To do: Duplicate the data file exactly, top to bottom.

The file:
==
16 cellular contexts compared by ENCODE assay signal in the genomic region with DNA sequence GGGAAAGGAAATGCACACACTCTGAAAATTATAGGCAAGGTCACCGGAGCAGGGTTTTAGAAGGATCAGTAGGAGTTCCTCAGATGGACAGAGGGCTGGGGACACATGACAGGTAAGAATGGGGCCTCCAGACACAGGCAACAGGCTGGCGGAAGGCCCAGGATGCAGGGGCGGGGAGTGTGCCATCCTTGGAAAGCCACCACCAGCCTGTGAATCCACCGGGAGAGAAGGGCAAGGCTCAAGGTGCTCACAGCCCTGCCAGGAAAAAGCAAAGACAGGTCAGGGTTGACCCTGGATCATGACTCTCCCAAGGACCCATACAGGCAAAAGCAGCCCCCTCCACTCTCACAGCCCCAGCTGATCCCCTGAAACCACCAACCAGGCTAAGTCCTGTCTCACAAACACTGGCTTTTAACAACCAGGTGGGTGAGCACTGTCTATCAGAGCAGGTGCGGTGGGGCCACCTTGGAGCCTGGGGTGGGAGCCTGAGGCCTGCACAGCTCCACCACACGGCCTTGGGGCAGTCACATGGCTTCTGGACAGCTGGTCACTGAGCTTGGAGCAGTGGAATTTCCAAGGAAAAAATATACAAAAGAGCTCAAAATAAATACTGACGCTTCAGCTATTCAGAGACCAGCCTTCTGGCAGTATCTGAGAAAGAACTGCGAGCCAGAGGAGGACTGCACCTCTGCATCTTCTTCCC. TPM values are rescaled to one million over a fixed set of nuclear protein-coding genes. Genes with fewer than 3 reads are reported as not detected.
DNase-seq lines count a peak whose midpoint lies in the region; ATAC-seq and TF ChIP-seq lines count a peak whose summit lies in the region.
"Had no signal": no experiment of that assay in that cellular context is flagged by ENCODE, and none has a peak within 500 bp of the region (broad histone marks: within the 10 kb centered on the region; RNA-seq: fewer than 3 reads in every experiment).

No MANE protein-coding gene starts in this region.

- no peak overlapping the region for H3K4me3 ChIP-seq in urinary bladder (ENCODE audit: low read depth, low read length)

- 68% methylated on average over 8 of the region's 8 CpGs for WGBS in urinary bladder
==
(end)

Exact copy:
16 cellular contexts compared by ENCODE assay signal in the genomic region with DNA sequence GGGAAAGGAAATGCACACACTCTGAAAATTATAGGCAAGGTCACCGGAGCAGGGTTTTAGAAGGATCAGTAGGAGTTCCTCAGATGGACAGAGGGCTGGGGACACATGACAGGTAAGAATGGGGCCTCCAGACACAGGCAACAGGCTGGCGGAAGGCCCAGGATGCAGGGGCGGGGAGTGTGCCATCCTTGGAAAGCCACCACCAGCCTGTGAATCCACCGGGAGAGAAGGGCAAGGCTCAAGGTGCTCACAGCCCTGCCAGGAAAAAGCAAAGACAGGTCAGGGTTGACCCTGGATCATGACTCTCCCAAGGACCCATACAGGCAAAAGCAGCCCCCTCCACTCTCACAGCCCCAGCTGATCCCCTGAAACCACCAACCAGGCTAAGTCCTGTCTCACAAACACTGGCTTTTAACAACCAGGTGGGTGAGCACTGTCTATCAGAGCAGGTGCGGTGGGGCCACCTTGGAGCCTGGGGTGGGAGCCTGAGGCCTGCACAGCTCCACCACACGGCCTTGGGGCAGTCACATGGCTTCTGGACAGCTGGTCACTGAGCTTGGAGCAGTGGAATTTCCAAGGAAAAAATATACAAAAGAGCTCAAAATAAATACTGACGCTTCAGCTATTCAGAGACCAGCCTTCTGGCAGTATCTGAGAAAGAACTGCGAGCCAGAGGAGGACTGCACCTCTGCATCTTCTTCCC. TPM values are rescaled to one million over a fixed set of nuclear protein-coding genes. Genes with fewer than 3 reads are reported as not detected.
DNase-seq lines count a peak whose midpoint lies in the region; ATAC-seq and TF ChIP-seq lines count a peak whose summit lies in the region.
"Had no signal": no experiment of that assay in that cellular context is flagged by ENCODE, and none has a peak within 500 bp of the region (broad histone marks: within the 10 kb centered on the region; RNA-seq: fewer than 3 reads in every experiment).

No MANE protein-coding gene starts in this region.

- no peak overlapping the region for H3K4me3 ChIP-seq in urinary bladder (ENCODE audit: low read depth, low read length)

- 68% methylated on average over 8 of the region's 8 CpGs for WGBS in urinary bladder